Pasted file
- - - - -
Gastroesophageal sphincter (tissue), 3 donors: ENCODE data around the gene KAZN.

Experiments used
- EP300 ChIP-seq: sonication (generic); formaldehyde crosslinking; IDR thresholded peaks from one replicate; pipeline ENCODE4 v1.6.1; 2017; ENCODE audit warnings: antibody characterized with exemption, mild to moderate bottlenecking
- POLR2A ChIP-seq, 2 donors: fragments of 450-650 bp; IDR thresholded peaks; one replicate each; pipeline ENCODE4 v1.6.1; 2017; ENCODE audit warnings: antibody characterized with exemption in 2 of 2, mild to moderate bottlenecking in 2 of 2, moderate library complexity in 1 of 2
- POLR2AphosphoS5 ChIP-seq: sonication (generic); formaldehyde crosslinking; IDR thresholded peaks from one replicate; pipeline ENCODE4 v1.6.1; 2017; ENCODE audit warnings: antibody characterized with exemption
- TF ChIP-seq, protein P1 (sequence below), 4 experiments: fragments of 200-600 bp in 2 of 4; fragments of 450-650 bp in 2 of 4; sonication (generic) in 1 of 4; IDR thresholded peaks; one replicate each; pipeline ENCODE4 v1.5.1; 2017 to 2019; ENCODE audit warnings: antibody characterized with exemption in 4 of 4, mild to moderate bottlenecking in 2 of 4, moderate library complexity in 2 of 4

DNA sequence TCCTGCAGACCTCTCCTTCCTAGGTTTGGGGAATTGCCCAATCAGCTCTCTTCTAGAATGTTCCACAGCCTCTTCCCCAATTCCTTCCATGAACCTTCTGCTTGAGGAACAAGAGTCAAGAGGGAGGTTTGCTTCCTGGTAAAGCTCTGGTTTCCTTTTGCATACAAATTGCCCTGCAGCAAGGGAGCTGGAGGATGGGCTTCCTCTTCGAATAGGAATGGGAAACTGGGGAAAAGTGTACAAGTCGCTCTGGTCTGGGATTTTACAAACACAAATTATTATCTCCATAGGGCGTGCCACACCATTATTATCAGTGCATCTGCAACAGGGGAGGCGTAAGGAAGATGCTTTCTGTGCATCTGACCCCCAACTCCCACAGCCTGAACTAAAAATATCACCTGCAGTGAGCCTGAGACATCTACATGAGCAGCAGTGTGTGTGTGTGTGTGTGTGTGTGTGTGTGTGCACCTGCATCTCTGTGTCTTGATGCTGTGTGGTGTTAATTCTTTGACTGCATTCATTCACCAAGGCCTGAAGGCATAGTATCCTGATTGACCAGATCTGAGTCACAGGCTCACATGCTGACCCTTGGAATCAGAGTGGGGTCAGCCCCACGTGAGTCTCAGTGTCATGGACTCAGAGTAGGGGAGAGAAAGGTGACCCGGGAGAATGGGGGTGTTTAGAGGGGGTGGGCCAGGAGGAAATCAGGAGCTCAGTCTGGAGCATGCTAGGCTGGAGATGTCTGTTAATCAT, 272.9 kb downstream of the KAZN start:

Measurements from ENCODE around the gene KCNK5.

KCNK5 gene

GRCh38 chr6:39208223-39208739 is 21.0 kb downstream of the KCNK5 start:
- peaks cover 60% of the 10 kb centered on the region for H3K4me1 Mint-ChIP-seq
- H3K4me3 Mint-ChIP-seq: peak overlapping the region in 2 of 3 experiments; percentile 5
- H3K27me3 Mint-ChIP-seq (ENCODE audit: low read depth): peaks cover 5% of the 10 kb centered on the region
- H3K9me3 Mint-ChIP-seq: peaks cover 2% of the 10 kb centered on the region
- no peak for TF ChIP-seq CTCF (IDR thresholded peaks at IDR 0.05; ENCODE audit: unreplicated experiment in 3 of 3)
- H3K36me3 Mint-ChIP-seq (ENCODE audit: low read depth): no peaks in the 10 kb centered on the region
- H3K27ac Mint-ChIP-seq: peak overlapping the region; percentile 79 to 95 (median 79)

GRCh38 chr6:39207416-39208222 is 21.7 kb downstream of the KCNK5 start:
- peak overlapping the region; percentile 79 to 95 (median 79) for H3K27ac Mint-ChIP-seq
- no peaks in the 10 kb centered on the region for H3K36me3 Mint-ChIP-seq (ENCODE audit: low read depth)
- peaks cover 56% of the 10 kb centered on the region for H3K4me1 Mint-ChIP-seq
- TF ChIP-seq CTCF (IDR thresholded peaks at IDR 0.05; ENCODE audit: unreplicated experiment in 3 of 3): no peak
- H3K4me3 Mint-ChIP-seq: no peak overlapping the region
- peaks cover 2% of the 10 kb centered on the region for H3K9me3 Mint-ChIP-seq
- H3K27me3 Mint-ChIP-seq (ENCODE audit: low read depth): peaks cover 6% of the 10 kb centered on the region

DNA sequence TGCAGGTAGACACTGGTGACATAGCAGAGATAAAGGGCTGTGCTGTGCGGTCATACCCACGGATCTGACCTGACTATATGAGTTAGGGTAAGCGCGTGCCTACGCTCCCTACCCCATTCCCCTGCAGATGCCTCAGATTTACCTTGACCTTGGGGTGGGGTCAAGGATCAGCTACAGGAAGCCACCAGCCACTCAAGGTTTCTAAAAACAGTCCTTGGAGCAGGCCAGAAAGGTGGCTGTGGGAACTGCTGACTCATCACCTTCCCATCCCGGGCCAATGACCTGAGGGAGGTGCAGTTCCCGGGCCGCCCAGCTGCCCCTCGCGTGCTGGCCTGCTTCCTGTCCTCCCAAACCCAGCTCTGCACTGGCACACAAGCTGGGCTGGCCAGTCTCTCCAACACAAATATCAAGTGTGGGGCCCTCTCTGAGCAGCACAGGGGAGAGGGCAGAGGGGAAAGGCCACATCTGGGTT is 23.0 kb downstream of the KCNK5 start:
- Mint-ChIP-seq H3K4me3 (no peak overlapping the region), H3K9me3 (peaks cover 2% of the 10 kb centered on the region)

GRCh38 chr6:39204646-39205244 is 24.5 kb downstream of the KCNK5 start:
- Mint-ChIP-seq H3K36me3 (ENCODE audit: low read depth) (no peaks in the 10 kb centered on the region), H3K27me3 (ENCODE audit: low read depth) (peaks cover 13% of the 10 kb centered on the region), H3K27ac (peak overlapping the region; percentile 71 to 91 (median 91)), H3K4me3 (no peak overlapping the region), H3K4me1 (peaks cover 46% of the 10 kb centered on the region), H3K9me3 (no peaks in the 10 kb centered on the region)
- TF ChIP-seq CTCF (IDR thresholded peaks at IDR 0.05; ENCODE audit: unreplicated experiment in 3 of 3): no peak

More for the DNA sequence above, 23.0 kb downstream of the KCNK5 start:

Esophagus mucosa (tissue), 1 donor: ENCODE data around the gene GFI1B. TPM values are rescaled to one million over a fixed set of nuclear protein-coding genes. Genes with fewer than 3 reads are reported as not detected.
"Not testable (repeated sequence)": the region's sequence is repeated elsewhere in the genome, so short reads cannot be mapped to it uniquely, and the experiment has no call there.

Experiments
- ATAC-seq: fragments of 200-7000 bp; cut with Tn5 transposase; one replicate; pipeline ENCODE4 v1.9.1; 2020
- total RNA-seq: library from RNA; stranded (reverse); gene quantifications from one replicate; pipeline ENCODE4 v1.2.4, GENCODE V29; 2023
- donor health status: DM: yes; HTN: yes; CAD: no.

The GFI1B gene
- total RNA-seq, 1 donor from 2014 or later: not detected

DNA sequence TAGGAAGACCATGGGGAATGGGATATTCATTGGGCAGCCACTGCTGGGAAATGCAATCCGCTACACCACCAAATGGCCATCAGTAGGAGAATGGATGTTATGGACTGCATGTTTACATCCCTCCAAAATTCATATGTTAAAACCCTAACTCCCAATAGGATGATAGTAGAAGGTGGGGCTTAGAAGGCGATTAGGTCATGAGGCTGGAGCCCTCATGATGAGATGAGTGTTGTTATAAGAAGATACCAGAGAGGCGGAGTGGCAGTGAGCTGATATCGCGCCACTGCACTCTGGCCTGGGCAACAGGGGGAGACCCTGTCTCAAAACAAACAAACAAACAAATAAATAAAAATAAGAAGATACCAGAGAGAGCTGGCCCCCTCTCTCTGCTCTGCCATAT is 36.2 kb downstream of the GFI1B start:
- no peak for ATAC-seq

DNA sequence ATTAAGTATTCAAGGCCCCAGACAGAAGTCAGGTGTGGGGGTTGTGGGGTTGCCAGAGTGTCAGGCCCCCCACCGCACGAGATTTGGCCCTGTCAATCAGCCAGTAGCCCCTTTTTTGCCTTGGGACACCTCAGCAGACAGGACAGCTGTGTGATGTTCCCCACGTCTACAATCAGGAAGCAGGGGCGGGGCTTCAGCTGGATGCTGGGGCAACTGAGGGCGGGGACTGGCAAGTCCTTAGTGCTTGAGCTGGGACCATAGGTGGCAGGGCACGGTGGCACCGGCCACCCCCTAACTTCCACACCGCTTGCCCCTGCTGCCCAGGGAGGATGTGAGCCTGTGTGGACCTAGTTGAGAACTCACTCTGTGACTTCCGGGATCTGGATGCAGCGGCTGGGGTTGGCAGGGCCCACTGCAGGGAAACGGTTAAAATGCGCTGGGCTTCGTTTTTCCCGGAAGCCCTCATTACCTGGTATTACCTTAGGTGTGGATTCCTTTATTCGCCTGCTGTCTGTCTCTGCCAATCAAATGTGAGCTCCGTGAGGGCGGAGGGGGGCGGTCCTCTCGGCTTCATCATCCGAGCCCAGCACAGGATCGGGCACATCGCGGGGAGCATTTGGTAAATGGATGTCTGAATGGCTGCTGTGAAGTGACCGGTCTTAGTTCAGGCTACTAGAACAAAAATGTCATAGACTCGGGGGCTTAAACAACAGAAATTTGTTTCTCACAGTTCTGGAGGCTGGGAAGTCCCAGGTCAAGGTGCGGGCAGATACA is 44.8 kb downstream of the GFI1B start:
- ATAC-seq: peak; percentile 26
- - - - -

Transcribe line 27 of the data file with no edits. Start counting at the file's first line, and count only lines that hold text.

- Mint-ChIP-seq H3K4me3 (no peak overlapping the region), H3K9me3 (peaks cover 2% of the 10 kb centered on the region)